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What was Jimmy Page’s finest hour with Led Zeppelin? Whichever way you lean, it’s as fun a debate as a classic rock fan can have. Focusing strictly on songwriting and arrangement, tracks like “Kashmir,” “Ten Years Gone,” and “Achilles Last Stand” would deserve every vote they got.

If you wanted to focus on guitar solos and/or a song’s epic sweep, we’d love to see the argument against “Stairway to Heaven,” the signature track from Led Zeppelin IV. But we haven’t even gotten to a debate about Page’s best guitar riffs. That requires a whole separate discussion.

While arguing over that one, you’d undoubtedly see the “Kashmir” (and “Stairway”) pop up again. Meanwhile, the utterly menacing “Heartbreaker” and ridiculous groove of “Whole Lotta Love” would rack up tons of votes.

You’d also hear tons of Zep fans going with “Black Dog,” the powerhouse opener to IV. However, in a discussion of Page’s best riffs, you couldn’t vote for “Black Dog.” John Paul Jones wrote that one.

John Paul Jones wrote the monumental ‘Black Dog’ riff

John Paul Jones, Robert Plant, Jimmy Page and John Bonham of Led Zeppelin play the Bath Festival in 1969. | Chris Walter/WireImage

When you check the credits to “Black Dog,” you’ll see Page, Jones, and Robert Plant all taking a slice. As usual, Plant’s contribution came in the lyrics. Page came up with call-and-response section, the bridge, and the other parts.

But the riff belongs to Jones. As he remembers it, he was coming back on a train from a rehearsal at Page’s house when he got the idea. Since he wasn’t in a studio, Jones pulled out a piece of paper and wrote it down using a simple notation system he learned from his dad.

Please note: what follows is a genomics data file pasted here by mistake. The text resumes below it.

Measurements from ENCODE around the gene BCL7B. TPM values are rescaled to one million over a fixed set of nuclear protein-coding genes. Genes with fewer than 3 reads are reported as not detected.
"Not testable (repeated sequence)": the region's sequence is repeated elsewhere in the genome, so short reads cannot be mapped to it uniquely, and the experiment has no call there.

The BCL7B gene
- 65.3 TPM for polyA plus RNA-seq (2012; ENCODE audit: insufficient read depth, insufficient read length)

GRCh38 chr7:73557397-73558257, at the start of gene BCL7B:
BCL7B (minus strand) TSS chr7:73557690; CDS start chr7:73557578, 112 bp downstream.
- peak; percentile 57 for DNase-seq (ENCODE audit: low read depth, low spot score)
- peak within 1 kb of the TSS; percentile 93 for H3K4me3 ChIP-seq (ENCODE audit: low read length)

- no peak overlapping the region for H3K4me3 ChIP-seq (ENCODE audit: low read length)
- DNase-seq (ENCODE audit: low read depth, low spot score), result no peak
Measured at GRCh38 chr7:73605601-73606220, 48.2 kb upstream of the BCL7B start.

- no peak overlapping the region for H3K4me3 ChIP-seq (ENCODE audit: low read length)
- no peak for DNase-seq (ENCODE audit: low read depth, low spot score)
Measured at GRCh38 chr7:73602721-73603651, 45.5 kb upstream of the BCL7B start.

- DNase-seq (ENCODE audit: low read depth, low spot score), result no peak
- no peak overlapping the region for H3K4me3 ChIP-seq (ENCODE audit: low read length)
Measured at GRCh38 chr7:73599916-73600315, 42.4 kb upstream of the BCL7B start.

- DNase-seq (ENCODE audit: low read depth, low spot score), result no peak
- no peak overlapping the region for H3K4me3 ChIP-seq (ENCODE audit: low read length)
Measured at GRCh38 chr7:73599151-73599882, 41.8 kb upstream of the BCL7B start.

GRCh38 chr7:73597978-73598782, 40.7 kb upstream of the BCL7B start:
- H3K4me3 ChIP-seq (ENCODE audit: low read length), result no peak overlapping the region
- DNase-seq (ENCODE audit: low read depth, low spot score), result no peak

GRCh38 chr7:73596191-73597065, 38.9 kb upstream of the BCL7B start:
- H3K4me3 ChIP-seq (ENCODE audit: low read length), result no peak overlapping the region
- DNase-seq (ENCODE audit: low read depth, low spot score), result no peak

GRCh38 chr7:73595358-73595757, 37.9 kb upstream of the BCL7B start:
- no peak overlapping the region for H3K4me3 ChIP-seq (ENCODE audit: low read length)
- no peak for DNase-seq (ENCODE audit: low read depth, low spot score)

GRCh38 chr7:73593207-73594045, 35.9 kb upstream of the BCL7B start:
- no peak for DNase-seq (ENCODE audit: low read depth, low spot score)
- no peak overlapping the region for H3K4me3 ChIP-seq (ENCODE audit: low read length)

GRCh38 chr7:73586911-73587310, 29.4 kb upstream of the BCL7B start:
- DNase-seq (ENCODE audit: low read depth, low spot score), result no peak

What makes “Black Dog” so powerful is the circular nature of the riff, and that comes from Jones using multiple time signatures before it’s done. If that sounds difficult, it was — even for the first-rate musicians Jones had with him in the studio.

In Led Zeppelin: All the Songs, the authors quote Jones’s explanations for the complexity. “I wanted to try an electric blues with a rolling bass part,” he said. “But it couldn’t be too simple.” Tasked with controlling the various times with a drumbeat, John Bonham finally solved the problem by drumming 4/4 all the way.

Jones wrote the riff after hearing a famous Howlin’ Wolf song

Jimmy Page and John Paul Jones of Led Zeppelin stop at Rai in Amsterdam, Netherlands on May 27, 1972. | Gijsbert Hanekroot/Redferns

Over the years, Led Zeppelin has been accused of theft (mostly, a lack of attribution) and downright plagiarism. But you’d have a hard time matching the “Black Dog” riff to the song Jones said inspired it circa 1970. They don’t sound alike at all.

Jones said Howlin’ Wolf’s “Smokestack Lightning” made him want a circular riff of his own. (Clearly, he succeeded.) With Page wearing so many hats during the production of Led Zeppelin IV (and most other albums), Jones’s contribution was huge.

“We were always trying to encourage him to come up with bits and pieces, so to speak,” Page is quoted saying in All the Songs. “Because that’s what they usually were — he never came up with a complete song or anything.” While that may be so, most fans will take what Jones gave them on “Black Dog.”

Also see: What Surprised Mick Jagger About Led Zeppelin’s ‘Presence’ Album